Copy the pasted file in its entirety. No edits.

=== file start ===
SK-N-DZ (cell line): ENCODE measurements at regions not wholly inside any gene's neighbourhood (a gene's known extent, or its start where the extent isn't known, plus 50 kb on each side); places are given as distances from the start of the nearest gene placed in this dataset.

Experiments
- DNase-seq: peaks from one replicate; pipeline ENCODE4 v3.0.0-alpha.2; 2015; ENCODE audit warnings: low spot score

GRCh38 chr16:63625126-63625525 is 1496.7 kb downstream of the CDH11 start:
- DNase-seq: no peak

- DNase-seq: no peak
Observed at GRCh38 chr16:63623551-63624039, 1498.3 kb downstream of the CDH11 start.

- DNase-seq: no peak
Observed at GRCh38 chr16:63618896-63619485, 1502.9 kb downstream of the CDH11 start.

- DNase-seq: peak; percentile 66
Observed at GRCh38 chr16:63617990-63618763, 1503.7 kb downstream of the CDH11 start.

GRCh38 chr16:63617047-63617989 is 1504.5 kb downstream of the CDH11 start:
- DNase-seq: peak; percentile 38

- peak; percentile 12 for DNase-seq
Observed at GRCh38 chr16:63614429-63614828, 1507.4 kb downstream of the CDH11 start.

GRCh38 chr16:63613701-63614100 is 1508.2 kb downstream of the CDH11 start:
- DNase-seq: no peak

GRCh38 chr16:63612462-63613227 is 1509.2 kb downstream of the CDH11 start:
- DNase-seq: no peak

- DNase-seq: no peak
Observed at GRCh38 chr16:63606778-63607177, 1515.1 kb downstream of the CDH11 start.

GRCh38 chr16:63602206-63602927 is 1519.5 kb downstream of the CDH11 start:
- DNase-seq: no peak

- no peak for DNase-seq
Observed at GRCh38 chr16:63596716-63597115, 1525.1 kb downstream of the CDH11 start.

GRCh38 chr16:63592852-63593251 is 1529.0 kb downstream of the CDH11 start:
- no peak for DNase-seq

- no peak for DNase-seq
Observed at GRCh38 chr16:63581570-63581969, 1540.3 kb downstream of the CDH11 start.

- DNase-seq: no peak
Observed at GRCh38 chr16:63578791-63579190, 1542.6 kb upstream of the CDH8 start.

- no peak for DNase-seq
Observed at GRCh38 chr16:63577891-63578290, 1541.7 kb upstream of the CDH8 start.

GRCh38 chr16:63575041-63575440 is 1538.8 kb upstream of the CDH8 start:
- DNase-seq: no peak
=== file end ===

SK-N-DZ (cell line): ENCODE measurements at regions not wholly inside any gene's neighbourhood (a gene's known extent, or its start where the extent isn't known, plus 50 kb on each side); places are given as distances from the start of the nearest gene placed in this dataset.

Experiments
- DNase-seq: peaks from one replicate; pipeline ENCODE4 v3.0.0-alpha.2; 2015; ENCODE audit warnings: low spot score

GRCh38 chr16:63625126-63625525 is 1496.7 kb downstream of the CDH11 start:
- DNase-seq: no peak

- DNase-seq: no peak
Observed at GRCh38 chr16:63623551-63624039, 1498.3 kb downstream of the CDH11 start.

- DNase-seq: no peak
Observed at GRCh38 chr16:63618896-63619485, 1502.9 kb downstream of the CDH11 start.

- DNase-seq: peak; percentile 66
Observed at GRCh38 chr16:63617990-63618763, 1503.7 kb downstream of the CDH11 start.

GRCh38 chr16:63617047-63617989 is 1504.5 kb downstream of the CDH11 start:
- DNase-seq: peak; percentile 38

- peak; percentile 12 for DNase-seq
Observed at GRCh38 chr16:63614429-63614828, 1507.4 kb downstream of the CDH11 start.

GRCh38 chr16:63613701-63614100 is 1508.2 kb downstream of the CDH11 start:
- DNase-seq: no peak

GRCh38 chr16:63612462-63613227 is 1509.2 kb downstream of the CDH11 start:
- DNase-seq: no peak

- DNase-seq: no peak
Observed at GRCh38 chr16:63606778-63607177, 1515.1 kb downstream of the CDH11 start.

GRCh38 chr16:63602206-63602927 is 1519.5 kb downstream of the CDH11 start:
- DNase-seq: no peak

- no peak for DNase-seq
Observed at GRCh38 chr16:63596716-63597115, 1525.1 kb downstream of the CDH11 start.

GRCh38 chr16:63592852-63593251 is 1529.0 kb downstream of the CDH11 start:
- no peak for DNase-seq

- no peak for DNase-seq
Observed at GRCh38 chr16:63581570-63581969, 1540.3 kb downstream of the CDH11 start.

- DNase-seq: no peak
Observed at GRCh38 chr16:63578791-63579190, 1542.6 kb upstream of the CDH8 start.

- no peak for DNase-seq
Observed at GRCh38 chr16:63577891-63578290, 1541.7 kb upstream of the CDH8 start.

GRCh38 chr16:63575041-63575440 is 1538.8 kb upstream of the CDH8 start:
- DNase-seq: no peak